Sobering CBO report shows massive costs of corn ethanol tax credit

Yesterday afternoon, the nonpartisan Congressional Budget Office (CBO) released its evaluation of the costs and benefits of federal biofuels tax credits, including the Volumetric Ethanol Excise Tax Credit (VEETC), the largest U.S. subsidy for renewable energy that goes almost entirely to corn ethanol.  The release comes against the backdrop of a full court press by corn ethanol industry lobbyists to push Congress to extend the VEETC and a disappointing attempt by Senator Amy Klobuchar to attach a 5-year extension of the corn ethanol tax credit to a Senate energy bill ostensibly supporting renewable energy, which we discussed here and the NRDC Action Fund discussed here.

The results of the CBO study, conducted at the request of Senator Bingaman, Chairman of the Subcommittee on Energy, Natural Resources, and Infrastructure of the Senate Committee on Finance, were sobering:

The CBO report estimated that roughly 11 billion gallons of biofuels were produced and sold in the U.S. in 2009, over 98% of which (10.8 billion gallons) came from corn ethanol. Tax expenditures (essentially foregone tax revenues) in support of this production were roughly $5.16 billion, including VEETC payments of $0.45 cents per gallon for blending ethanol (regardless of the feedstock) and the additional $0.10 cents per gallon that “small producers” receive on the first 15 million gallons they produce.

CBO finds that before they even pay at the pump, taxpayers incur a cost of $1.78 to replace a gallon of gasoline by substituting corn ethanol. This accounts for not only the cost of the VEETC per gallon, but the relative energy content differences between ethanol and gasoline (gasoline contains ~32% more energy than a gallon of ethanol, so 1.48 gallons of ethanol are required to replace one gallon of gasoline), and changes in the consumption of ethanol and gasoline that can be attributed to the tax credit. In other words, the taxpayer cost of using the VEETC to promote corn ethanol depends largely on the amount of corn ethanol that would have been produced if the credits had not been available. According to CBO, that’s the majority of it:

Based on the results of analysis done at the Food and Agricultural Policy Research Institute (FAPRI), CBO estimates that if no other policies were in place, eliminating the tax credit would reduce corn ethanol consumption by 32%. Importantly, FAPRI also estimates the impact of eliminating the tax credit if RFS mandates remain in place and finds that domestic production drops just 10% over five years, which we discuss here and in our Fact Sheet on the VEETC here. The redundancy is clear, but taxpayers continue to foot the multi-billion dollar bill.

And the costs to taxpayers of reducing greenhouse gas emissions through the corn ethanol tax credit?  CBO’s estimate excludes the emissions associated with land use change—i.e. the carbon dioxide that is released from forests or grasslands that are cleared and converted to farmland as a result of ethanol production—though the report notes that if those emissions were taken into account, the cost could increase substantially. Indeed analysis done by EPA shows that when you factor in the impacts of indirect land use chance, corn ethanol actually increases emissions relative to gasoline. However, even if we use CBO’s assumptions that ethanol produces greenhouse gas benefits, the cost is staggering: $750 for every carbon dioxide equivalent (CO2e) metric ton in reductions!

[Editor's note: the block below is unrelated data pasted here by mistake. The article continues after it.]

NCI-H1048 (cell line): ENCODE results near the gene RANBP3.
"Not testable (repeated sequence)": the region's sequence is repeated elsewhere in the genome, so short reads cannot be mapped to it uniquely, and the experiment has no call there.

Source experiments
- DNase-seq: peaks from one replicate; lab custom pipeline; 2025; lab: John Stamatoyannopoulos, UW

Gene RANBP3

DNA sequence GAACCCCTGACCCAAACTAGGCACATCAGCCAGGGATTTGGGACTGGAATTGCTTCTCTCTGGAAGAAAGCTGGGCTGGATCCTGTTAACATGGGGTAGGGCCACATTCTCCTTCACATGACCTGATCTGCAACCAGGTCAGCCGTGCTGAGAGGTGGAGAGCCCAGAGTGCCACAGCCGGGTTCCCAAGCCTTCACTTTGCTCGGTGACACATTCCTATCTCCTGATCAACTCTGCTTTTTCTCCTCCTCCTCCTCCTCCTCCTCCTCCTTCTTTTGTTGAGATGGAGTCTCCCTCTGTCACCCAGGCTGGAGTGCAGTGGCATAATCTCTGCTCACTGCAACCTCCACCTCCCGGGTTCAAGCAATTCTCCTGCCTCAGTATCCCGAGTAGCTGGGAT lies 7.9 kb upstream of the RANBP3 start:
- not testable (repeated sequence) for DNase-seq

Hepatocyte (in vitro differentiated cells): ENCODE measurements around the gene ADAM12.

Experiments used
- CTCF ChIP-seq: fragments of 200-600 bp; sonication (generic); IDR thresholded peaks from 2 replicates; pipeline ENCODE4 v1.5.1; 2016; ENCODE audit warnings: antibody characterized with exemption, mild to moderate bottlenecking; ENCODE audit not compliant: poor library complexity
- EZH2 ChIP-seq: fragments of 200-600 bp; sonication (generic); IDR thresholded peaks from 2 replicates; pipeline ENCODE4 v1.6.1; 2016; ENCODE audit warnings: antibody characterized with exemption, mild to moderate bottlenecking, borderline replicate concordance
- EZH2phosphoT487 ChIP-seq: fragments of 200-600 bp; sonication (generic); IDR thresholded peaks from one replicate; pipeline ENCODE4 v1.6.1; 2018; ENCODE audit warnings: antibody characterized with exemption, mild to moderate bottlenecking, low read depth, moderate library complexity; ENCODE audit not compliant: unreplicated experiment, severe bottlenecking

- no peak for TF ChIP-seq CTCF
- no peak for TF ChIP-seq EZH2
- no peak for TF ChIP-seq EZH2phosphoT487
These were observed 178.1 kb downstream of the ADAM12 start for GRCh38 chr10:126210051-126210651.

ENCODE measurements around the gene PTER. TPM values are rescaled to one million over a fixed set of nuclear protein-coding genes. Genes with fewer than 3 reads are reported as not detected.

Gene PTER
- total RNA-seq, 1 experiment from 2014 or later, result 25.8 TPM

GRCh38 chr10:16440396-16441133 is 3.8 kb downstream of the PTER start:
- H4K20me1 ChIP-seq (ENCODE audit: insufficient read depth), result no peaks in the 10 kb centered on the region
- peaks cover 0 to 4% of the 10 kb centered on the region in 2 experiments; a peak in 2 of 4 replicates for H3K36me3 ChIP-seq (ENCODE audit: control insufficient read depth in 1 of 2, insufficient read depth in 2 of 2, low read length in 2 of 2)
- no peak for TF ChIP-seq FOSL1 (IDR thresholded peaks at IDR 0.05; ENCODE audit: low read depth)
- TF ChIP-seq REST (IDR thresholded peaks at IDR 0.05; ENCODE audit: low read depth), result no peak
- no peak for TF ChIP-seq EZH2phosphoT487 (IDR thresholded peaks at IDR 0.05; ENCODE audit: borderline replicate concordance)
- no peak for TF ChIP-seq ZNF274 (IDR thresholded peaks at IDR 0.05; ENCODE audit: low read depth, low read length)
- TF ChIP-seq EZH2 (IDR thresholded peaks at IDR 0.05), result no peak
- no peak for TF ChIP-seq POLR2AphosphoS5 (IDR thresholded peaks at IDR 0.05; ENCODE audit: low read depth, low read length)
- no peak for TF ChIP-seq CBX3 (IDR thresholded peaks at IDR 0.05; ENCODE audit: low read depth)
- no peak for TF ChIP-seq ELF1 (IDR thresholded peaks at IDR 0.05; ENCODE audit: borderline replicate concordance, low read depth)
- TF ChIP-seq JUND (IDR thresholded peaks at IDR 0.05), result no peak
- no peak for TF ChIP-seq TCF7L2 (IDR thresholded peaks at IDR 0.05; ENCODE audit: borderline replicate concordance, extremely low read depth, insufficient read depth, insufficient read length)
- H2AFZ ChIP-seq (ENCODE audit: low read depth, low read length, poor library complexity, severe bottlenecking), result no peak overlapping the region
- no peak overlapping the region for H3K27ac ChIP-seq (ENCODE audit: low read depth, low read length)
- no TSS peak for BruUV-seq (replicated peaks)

The conclusion could not be clearer: we are spending billions in scarce taxpayer dollars to prop up a decades-old corn ethanol industry and a mature, polluting technology – money that isn’t getting us where we need to go in terms of reducing greenhouse gas emissions and in many cases is setting us back. The good thing is key Congressional leaders are beginning to recognize the wastefulness of these policies and the opportunity we’ll miss if we don’t instead direct our support towards newer, cleaner and better-performing advanced biofuels. In response to the release of the CBO’s report, Senator Bingaman called on Congress to look seriously at the VEETC rather than just reflexively extending it:

“This report by the nonpartisan Congressional Budget Office provides further evidence that our nation’s biofuels tax incentives might not be appropriately calibrated.  In particular, CBO’s findings should prompt Congress to critically examine whether it is appropriate to extend the Volumetric Ethanol Excise Tax Credit (VEETC) at its current 45-cents-per-gallon level beyond the credit’s December 31 expiration.”

Calling corn ethanol a “mature technology whose market share is protected by an aggressive Renewable Fuel Standard”, he also reminded Americans of just how much corn ethanol subsidies have already cost us:

“According to the Congressional Research Service, the VEETC will cost the American taxpayer $7.6 billion this year alone.  That high price tag makes the VEETC by far our Tax Code’s largest subsidy for renewable energy.  And this annual price tag comes on top of the $41.2 billion in current dollars that U.S. taxpayers have already spent since 1980 on tax-based subsidies for ethanol.”

Like the CBO, it’s time for Congress to talk a cold hard look at just how much the VEETC costs us and just how little we get in return and let the VEETC expire at year-end.